||St. Louis, Missouri, USA|
is a Patagonian Conure. He was rescued from an animal hoarder,
where he, along with 27 other birds, had spent most of their time in a
dark basement with little food, water or human contact. My only
previous exposure to Patagonian Conures was through pictures where they
had beautiful iridescent green and yellow feathering with a bright red
patch of feathers on the stomach. Pattie (his name at that time was
Popeye) had very dirty, bedraggled feathering, was extremely thin,
fearful of hands, would bite and screamed a lot. Despite all of these
problems, the first time I ever saw Pattie I knew he was the bird for
Pattie and his other feathered friends had to spend 1 1/2 months in the
shelter where I work while their case went through the court system.
During that time I would arrive early in the morning so that I could
spend time talking, reading and singing silly songs to him. I also did
a lot of research on Patagonians and discovered they come from Argentina
and Chili. They are the largest of the Conures and have the nickname
"cliff dwelling parrots" because they nest on high, rocky barren cliffs.
Several things happened to make me even more sure that this bird would
become my best buddy. As he gained strength and learned to trust
people, his true personality began to emerge. Instead of shy and
fearful, he became outgoing, and entertaining. Although protective
while in the cage, once outside, he would step up on my arm without
hesitation. I felt that he needed a new name to better describe him.
We chose Pattie because of his green coloring, his mischievous
Leprechaun-like personality and, of course because he was a Patagonian.
I adopted Pattie about a year ago. It has been a long journey and we
are still learning. I found a wonderful web site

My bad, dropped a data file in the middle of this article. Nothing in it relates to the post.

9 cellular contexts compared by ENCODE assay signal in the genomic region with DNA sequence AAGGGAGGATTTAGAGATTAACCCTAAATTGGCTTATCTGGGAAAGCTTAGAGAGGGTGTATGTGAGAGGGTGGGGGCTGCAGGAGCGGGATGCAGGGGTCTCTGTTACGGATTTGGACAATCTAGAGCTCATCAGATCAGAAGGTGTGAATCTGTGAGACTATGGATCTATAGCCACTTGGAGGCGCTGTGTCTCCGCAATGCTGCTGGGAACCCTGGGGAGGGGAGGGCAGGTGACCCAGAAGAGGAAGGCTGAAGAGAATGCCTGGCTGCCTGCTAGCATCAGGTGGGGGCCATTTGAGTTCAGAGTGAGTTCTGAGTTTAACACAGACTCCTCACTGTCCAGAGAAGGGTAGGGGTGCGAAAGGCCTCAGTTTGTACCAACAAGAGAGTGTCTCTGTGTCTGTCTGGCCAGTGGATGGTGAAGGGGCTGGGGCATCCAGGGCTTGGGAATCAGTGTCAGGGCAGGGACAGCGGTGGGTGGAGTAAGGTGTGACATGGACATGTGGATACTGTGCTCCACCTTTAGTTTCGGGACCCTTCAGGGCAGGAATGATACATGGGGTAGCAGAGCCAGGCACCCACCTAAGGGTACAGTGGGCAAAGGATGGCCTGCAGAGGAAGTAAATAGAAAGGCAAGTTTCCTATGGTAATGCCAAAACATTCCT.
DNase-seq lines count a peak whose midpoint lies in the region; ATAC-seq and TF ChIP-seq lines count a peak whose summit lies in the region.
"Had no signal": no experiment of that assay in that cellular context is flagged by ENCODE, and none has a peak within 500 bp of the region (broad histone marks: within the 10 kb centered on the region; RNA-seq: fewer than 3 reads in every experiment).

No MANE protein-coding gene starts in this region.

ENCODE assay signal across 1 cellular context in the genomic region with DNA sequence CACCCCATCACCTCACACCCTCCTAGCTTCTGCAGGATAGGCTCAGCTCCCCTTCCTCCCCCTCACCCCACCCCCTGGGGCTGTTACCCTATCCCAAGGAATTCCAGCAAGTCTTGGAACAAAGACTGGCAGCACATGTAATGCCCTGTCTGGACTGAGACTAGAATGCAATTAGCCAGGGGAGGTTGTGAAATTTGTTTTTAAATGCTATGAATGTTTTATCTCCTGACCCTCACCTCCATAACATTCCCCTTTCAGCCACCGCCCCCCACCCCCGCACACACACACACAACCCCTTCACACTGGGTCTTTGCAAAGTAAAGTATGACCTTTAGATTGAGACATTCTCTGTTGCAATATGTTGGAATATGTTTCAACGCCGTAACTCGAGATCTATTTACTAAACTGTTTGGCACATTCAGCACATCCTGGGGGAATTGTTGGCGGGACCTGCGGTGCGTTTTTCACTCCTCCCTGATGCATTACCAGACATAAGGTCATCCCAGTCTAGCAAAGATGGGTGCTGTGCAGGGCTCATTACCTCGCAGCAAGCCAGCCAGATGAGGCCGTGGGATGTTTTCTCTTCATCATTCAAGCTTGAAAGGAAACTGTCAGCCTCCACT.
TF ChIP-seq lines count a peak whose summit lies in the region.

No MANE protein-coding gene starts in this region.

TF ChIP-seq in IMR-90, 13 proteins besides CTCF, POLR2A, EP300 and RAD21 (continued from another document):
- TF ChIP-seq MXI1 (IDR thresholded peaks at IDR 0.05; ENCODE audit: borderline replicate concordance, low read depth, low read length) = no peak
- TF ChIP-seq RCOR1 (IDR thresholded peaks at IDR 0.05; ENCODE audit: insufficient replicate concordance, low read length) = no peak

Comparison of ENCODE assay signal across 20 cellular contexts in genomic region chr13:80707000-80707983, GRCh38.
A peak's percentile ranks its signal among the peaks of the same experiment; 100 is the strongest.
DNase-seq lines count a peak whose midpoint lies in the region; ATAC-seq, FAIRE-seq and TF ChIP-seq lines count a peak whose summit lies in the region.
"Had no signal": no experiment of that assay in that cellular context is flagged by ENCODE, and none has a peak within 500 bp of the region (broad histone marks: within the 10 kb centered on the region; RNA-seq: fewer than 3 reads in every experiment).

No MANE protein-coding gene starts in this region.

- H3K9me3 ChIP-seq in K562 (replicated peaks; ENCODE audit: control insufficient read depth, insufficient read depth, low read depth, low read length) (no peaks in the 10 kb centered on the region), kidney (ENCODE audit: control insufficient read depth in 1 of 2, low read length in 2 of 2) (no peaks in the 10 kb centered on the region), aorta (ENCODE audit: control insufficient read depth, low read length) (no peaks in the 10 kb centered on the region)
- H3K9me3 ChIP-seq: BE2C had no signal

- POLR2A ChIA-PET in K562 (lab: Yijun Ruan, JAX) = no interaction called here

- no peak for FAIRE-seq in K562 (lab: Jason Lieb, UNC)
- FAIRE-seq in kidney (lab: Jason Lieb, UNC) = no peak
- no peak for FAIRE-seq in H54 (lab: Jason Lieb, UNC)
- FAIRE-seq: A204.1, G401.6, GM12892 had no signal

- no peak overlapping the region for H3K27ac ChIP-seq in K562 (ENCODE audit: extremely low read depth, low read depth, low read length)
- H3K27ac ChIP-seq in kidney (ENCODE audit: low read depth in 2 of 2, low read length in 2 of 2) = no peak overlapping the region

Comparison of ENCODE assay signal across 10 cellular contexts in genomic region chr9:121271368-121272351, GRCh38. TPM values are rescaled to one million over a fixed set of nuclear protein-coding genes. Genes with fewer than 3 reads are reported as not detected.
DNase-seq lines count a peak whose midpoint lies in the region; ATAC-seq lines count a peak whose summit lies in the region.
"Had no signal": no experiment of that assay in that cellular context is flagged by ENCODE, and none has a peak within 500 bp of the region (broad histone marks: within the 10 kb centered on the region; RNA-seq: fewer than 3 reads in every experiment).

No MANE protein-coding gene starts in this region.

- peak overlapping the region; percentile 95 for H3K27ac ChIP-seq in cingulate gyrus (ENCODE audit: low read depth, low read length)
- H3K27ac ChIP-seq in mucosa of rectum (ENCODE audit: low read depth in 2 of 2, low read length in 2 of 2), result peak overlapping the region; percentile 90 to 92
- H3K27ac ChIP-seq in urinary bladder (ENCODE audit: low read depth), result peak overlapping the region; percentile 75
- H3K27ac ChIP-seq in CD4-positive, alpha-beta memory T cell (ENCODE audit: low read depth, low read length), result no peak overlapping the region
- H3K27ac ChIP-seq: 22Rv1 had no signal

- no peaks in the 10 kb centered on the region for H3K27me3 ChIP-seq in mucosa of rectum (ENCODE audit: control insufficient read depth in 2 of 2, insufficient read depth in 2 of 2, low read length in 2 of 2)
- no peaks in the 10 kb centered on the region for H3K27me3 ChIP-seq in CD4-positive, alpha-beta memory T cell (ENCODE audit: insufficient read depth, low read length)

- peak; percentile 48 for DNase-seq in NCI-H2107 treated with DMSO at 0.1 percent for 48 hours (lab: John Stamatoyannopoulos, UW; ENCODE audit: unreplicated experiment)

to provide me with lots of useful advice about the many challenges of living with Pattie.
Pattie now lives in my office during the week, eats a healthy diet, his
feathers are beautiful, he is active, alert and seems very happy. He
provides entertainment to everyone who enters by ringing his bell,
attacking his toys and hanging from the top of his cage by his beak.
Pattie does not perform tricks, but his natural behavior makes it look
like he does. One favorite behavior is l "Break Dancing". Pattie
stands on top of his cage, bobs his body up and down, flaps his wings
and makes a clicking noise while I sing to him. We also hold "dueling
clicking" contests where I click to Pattie and he tries to imitate me.
We vary the number and rate of the clicks and it can be quite funny to
watch. A true Conure, Pattie can be very loud, especially if he is
seeking attention. People who visit our area of the building often tell
me it sounds like a jungle.
Living with a parrot can be hard work. There is a lot more involved
than just providing food, water and a clean cage. These are living
creatures that retain all of their wild characteristics; they bite,
scream and can be very messy. At the same time they can be
entertaining, funny and very loving. They are not for everyone. But
we have made it work for us.